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Don't Hold Your Breath That Congress Will Act On Budget

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The budget submitted by President Obama has many positives and some negatives for the life insurance industry.

But, most of all, its enactment in general would provide some certainty for people involved in the life insurance business, whether they are underwriters, agents or their customers.

But, don’t hold your breath that the budget will be enacted by this Congress.

As bizarre as this may sound, a better bet would be on your favorite horse, the lottery or the roulette wheel at the nearest casino.

The reason is that the current gridlock in Congress is good business. Republicans have made it clear they will block everything proposed by this administration and Democrats in this Congress.

To put it another way, the “for sale” sign is up in Congress. Republicans, having been successful in blocking all Obama initiatives as “liberal” giveaways, a “federal takeover” of private business, or adding to the budget deficit, will do everything they can to force the administration to kick everything down the road.

Doing so, they are finding out, is the best way to increase campaign contributions by telling vested interests that they can get a better deal for themselves if Republicans win a stronger hand in the next Congress.

The result is that the only major legislation that is likely to pass Congress this year is watered-down financial services reform.

Banks are using their hefty war chests and bonus money to ensure that the reforms ultimately drafted will do little to change their way of doing business.

They would like to delay any action, but that is unrealistic.

The reason is that after spending trillions of dollars to bail out Wall Street, while Main Street suffers, calculating members of Congress are very much aware that failure to impose some measure of reform on Wall Street will backfire.

Sen. Chris Dodd, D-Conn., is jumpstarting work on a Senate reform package as a means of putting pressure on Republicans to create a bipartisan bill, but it will still be some months before legislation will be enacted. And, the devil will be in the details.

While insurers hope to escape relatively unscathed from the financial reform effort, they will be major victims of the Republican effort to stop everything else.

Tax policy is the linchpin of the life insurance business. All of its products are in some way related to tax planning, whether it is corporate or personal.

The most prominent example is the estate tax. It is now in limbo–with no end in sight–along with other administration initiatives, such as health care reform.

And, in today’s market, certainty is the most elusive commodity of them all. Worries about the future, the deficit, fears about stagnation and under a worst case scenario, a double-dip recession, are paralyzing business decisions.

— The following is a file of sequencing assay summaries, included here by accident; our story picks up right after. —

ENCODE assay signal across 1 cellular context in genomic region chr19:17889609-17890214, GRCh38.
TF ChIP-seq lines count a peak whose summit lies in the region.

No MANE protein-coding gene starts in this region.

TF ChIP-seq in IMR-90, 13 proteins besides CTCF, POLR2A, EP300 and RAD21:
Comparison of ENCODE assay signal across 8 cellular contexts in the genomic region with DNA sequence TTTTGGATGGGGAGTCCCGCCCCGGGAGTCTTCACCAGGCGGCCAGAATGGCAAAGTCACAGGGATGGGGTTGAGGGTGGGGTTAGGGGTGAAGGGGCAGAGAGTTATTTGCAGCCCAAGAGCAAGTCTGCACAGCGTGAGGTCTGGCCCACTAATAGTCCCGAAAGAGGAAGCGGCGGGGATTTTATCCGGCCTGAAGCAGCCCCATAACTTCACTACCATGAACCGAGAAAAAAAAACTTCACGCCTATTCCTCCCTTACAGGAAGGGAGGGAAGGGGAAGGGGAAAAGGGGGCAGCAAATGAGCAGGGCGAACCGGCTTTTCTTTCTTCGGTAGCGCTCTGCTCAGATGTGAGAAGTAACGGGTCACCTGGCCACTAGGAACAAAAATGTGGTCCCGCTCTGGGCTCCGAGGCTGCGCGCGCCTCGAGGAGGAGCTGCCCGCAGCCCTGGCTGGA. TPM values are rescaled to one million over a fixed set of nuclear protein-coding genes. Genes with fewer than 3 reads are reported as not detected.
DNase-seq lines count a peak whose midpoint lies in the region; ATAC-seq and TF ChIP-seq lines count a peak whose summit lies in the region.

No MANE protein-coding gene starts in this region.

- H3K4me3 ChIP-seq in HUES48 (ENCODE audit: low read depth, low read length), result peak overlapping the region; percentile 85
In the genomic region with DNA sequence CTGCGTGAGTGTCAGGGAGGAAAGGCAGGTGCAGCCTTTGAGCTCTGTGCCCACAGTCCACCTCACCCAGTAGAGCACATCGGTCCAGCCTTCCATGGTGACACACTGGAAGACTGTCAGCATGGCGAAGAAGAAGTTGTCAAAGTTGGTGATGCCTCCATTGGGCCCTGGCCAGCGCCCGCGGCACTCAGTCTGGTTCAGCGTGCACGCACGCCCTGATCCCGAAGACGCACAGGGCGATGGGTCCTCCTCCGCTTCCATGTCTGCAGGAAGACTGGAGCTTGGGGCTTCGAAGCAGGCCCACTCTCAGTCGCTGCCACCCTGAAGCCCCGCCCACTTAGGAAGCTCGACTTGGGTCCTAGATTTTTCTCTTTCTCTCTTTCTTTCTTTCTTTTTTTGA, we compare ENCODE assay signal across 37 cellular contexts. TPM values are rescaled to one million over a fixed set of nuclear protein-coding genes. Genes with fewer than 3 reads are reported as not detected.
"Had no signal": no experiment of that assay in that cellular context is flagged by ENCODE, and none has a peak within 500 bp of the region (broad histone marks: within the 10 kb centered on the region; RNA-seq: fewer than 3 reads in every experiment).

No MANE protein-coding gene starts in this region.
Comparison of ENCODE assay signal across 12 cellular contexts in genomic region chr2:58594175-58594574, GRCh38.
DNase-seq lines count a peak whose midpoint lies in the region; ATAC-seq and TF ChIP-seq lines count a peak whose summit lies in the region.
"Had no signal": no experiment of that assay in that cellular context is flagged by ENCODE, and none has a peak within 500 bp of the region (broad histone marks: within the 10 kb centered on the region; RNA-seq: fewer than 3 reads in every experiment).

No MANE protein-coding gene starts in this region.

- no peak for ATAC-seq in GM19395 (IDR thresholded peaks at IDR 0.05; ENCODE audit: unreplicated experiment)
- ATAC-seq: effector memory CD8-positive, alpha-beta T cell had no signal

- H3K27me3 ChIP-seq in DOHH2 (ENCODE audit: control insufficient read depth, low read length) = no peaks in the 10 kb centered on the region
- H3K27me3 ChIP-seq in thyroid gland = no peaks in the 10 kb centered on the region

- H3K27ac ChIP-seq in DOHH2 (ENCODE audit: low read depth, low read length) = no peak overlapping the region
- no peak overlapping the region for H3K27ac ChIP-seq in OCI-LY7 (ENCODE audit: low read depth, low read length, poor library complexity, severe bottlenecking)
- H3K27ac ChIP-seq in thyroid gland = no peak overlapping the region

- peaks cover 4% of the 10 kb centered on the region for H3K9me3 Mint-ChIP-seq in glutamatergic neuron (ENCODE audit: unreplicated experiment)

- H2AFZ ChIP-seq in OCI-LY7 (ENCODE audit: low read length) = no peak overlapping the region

While there are certain downsides to the Obama budget, they are outweighed by the benefits.

The most important component would erase the 2001 tax cuts insisted upon by the Bush administration, and pushed through, albeit reluctantly, by their supporters in Congress.

These tax cuts, as acknowledged even by economists who worked in the White House, were a disaster, not only for the insurance industry, but the economy as a whole.

Currently, the estate tax has expired. Under current law, it will return in 2011 with a $1 million exemption and a 55% tax rate.

The President’s budget assumes a retroactive reinstatement of the estate tax to January 1, 2010, at 2009 levels, which are a $3.5 million per-person exemption and a 45% tax rate.

It also includes a proposal contained in last year’s budget of a “saver’s credit,” which would provide an incentive for low-wage earners to contribute to a qualified retirement plan or IRA. The credit would be fully refundable and provide a 50% match on contributions up to $500 ($1,000 for joint filers).

The president is also proposing that small businesses that employ 10 or more people and that don’t offer a retirement plan be required to enroll their employees in an IRA to be funded by a payroll deduction, although the employees could opt out.

This would again create powerful incentives to buy the products that are the bread and butter of the insurance industry.

Moreover, there are also incentives to buy insurance products through provisions in the budget that would reinstate top rates of 36% and 39.6% for high-income taxpayers.

The 36% and 39.6% rates would apply to single individuals with incomes over $200,000 and married couples filing joint returns with incomes over $250,000.

The administration is also proposing, as it did in the 2010 budget, another incentive for small insurance agencies to grow their business.

The specific proposal would raise the exclusion currently available on gain realized on qualified small business stock from 75% to 100%. The exclusion is intended to help small businesses raise capital.

The problem with using legislative leverage to generate only campaign contributions is that the uncertainty is hurting everyone.

High deficits and unemployment will not go away until Congress accepts accountability for its past actions and decides to deal decisively on a bipartisan basis with the economic problems that are taking their toll on our national credibility, energy and wealth.